Let's say you arrive to the performance -- or to your lesson -- with less than 10 minutes to warm up. What will you play?
There are all kinds of options -- some people play open strings. Some play scales and arpeggios, and that can take a lot of different forms: you can play one octave or up to four. You can play major scales, minor scales. And then there are double-stop scales! Arpeggios have many permutations as well. I've noticed some of my colleagues warming up with Schradieck exercises that they have committed to memory, or another etude that works particularly well for them.
Another colleague mentioned open strings - there is a whole world to playing open strings.
And let's not forget incorporating various bowings into the warm-up.
BTW, if you need more ideas or want to enhance your current routine, a nice reference is Simon Fischer's 2011 book, called Warming Up.
If I had 10 minutes to warm up, I'd likely turn to the routine I've had for years: a Galamian three-octave acceleration scale, with a number of bowings (slurred, detache, spiccato, ricochet and sometimes up and down-bow staccato). I find this to be effective in getting my muscles firing, in connecting with the instrument, and also in making me feel calm and relaxed.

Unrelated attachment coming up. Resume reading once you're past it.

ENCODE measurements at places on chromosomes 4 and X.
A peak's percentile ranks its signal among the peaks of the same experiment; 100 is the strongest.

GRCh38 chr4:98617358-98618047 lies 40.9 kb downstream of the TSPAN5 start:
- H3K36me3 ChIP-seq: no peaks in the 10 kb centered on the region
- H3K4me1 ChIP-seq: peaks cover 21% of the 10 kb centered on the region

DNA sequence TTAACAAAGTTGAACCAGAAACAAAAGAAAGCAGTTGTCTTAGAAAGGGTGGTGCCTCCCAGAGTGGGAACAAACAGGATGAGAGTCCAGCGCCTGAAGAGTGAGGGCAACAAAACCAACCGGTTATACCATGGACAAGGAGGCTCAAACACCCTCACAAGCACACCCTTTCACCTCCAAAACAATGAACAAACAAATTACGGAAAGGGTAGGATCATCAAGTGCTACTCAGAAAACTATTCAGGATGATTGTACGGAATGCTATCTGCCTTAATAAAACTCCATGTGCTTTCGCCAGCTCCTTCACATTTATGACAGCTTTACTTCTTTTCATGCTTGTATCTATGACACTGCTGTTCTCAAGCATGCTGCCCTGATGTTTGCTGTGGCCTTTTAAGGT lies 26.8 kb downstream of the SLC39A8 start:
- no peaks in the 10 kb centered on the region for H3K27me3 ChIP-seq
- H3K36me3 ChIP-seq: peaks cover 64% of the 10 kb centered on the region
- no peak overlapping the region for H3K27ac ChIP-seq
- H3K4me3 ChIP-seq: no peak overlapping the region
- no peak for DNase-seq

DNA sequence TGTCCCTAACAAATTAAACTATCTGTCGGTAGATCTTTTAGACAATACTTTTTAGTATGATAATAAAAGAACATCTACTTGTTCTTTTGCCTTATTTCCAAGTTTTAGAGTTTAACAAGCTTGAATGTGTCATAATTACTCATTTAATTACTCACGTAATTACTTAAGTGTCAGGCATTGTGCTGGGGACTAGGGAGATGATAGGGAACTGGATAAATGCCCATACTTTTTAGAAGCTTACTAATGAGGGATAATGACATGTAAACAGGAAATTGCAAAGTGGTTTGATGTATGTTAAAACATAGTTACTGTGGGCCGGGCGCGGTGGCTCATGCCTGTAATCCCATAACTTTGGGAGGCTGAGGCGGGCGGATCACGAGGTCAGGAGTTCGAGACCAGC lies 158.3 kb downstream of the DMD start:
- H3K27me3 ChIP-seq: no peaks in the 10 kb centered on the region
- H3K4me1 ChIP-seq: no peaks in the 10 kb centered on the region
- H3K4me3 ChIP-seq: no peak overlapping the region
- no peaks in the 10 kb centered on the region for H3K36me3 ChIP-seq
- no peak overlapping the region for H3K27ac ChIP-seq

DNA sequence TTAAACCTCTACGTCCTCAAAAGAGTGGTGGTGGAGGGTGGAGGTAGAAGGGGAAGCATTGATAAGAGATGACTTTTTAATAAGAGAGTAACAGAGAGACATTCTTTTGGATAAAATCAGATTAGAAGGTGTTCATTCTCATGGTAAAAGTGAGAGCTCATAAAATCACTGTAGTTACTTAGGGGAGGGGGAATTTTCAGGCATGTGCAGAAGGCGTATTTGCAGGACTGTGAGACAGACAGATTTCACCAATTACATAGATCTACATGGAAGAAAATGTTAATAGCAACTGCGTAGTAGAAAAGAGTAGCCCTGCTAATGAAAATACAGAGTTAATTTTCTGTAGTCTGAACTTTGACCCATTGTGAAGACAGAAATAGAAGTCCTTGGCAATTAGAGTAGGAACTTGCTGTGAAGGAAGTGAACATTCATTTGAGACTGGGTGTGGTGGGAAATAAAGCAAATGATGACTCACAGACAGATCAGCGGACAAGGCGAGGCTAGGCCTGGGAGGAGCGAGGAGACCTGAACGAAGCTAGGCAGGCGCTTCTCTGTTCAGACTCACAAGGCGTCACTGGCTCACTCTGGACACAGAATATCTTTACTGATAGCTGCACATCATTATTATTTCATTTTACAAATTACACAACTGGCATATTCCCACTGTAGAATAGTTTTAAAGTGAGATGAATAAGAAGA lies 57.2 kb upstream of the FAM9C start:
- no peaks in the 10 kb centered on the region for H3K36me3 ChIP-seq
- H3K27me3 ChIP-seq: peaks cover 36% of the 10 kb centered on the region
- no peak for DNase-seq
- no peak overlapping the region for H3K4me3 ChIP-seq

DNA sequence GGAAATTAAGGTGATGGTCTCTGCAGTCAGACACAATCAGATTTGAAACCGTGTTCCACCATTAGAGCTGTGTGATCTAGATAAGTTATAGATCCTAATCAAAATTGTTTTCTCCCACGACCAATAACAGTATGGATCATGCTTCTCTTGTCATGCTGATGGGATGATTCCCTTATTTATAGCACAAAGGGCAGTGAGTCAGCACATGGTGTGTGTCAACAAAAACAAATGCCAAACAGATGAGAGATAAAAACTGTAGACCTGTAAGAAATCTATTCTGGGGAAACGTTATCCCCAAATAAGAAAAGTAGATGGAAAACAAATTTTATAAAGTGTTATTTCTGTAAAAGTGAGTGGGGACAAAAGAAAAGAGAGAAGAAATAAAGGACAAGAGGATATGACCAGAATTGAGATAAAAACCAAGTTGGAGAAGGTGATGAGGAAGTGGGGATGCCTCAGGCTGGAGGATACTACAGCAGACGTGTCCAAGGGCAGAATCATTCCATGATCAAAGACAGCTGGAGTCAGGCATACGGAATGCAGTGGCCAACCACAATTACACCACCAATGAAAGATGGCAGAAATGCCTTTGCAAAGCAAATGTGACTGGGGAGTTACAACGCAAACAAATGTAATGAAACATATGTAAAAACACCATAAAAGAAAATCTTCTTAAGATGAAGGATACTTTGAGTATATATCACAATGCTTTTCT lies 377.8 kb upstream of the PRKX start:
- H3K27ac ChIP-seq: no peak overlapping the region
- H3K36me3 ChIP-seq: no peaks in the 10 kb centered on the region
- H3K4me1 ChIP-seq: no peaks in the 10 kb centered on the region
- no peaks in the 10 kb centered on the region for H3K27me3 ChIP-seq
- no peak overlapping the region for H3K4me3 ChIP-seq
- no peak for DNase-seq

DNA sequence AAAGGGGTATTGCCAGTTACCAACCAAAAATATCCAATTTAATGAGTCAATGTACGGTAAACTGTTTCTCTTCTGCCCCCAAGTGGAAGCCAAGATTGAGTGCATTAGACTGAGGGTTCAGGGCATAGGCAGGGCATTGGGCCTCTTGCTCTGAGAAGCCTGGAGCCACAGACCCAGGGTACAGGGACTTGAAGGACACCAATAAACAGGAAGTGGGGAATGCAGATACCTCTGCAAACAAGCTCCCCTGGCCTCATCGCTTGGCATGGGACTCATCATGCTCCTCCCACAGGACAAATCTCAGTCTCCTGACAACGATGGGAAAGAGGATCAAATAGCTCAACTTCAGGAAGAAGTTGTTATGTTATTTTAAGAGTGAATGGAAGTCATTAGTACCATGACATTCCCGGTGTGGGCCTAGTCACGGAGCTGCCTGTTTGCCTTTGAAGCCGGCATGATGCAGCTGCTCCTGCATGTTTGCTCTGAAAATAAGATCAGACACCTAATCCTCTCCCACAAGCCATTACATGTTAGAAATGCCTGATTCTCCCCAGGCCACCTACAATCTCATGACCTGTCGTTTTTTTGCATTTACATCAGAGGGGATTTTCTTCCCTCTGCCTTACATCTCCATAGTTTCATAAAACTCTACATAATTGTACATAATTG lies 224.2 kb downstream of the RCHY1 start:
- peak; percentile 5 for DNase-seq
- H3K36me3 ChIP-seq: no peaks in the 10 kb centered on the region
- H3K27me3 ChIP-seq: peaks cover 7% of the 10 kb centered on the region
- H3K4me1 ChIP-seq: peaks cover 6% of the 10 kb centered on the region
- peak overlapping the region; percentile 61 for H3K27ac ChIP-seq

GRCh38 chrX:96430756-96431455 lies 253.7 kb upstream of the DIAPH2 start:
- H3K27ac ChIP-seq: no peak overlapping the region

Do you have any interesting warm-up rituals? Please vote, and share your thoughts below.
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"Something else I'll describe below."
I'm not taking lessons anymore -- actually haven't had any since finishing school. But in this situation, or getting ready for a performance, I'd run through 10 minutes, about half, of my initial daily warm-up routine, which takes about 20 minutes:
- Bowing exercises on open strings.
- Left-hand finger exercises, Schradieck type, on each string without bow, 3rd position.
- Vibrato exercises on each string, 3rd position.